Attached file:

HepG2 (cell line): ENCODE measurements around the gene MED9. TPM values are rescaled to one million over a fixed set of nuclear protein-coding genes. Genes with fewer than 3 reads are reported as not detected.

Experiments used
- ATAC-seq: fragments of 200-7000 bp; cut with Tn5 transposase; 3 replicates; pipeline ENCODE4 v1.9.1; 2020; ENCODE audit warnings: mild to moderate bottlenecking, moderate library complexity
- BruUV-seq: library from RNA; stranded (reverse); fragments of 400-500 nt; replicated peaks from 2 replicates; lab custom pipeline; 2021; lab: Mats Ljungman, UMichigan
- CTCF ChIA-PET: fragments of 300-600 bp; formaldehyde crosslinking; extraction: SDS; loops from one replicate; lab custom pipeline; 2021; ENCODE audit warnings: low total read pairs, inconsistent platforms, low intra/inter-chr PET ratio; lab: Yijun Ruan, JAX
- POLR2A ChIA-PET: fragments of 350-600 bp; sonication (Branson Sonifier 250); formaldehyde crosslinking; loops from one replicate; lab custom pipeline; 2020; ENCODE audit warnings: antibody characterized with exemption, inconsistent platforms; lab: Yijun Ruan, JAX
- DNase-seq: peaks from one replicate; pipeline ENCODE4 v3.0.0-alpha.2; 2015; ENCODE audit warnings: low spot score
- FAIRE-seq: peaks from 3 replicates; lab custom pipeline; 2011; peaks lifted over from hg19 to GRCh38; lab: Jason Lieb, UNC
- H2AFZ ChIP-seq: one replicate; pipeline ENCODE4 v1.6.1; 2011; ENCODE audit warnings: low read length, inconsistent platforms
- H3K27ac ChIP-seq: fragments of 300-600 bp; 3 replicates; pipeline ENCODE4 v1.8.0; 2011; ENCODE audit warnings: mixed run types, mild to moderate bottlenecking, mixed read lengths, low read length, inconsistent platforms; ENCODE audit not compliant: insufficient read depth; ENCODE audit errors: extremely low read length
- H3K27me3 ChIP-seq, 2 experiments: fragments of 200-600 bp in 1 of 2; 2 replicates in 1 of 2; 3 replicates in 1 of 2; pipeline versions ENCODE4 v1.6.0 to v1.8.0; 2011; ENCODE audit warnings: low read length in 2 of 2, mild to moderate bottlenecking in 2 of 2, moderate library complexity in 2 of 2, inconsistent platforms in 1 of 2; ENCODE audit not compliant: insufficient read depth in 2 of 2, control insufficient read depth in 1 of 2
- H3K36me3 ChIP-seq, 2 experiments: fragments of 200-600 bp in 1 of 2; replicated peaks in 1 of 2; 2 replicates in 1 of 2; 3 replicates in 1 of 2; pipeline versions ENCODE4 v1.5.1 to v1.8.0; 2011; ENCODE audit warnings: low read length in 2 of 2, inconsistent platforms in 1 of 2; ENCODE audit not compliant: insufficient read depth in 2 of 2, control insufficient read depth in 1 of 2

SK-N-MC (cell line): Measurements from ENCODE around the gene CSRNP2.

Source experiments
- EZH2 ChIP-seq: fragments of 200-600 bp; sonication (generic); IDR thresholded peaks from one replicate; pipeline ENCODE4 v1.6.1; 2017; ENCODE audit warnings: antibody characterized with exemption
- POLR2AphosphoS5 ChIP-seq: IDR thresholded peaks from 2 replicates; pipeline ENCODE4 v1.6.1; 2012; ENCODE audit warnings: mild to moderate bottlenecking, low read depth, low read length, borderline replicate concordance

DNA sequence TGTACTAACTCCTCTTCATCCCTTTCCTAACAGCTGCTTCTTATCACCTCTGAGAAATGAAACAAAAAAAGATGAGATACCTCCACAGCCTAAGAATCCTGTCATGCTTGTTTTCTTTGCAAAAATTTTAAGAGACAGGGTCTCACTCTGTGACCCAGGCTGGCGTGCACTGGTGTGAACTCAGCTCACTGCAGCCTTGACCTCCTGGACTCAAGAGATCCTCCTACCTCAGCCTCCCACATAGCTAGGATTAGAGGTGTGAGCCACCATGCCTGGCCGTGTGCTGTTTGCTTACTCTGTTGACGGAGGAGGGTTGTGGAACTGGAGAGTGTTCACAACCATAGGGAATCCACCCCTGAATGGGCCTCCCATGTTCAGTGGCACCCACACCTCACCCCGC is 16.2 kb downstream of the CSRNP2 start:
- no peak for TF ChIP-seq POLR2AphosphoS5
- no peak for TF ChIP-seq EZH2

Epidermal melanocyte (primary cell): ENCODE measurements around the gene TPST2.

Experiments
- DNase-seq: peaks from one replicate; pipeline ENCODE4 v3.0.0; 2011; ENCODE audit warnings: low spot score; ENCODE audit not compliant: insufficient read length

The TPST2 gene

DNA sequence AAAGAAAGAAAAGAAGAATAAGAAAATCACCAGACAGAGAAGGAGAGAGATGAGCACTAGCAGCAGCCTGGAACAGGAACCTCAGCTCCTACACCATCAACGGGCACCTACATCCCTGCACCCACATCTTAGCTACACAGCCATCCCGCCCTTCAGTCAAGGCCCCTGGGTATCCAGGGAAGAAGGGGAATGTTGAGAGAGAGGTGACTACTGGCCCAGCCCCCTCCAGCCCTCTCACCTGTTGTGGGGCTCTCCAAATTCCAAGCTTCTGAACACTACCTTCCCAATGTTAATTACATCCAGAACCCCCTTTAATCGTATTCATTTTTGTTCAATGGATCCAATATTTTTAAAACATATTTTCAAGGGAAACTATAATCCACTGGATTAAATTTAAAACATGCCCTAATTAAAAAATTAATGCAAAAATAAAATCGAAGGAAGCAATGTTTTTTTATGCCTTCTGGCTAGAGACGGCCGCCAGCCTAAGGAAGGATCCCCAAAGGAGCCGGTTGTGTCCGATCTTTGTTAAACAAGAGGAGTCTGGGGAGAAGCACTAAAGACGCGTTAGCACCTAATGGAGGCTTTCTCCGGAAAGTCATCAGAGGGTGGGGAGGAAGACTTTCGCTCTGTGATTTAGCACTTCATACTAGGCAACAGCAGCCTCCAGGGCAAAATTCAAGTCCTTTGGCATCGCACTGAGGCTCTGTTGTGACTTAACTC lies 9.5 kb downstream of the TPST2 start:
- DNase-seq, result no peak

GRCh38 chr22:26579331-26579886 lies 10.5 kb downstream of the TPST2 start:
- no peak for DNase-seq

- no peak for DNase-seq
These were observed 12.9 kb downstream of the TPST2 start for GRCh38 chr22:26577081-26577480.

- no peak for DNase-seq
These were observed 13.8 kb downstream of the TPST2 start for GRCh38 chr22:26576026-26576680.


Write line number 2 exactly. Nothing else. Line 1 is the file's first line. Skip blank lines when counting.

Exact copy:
Experiments used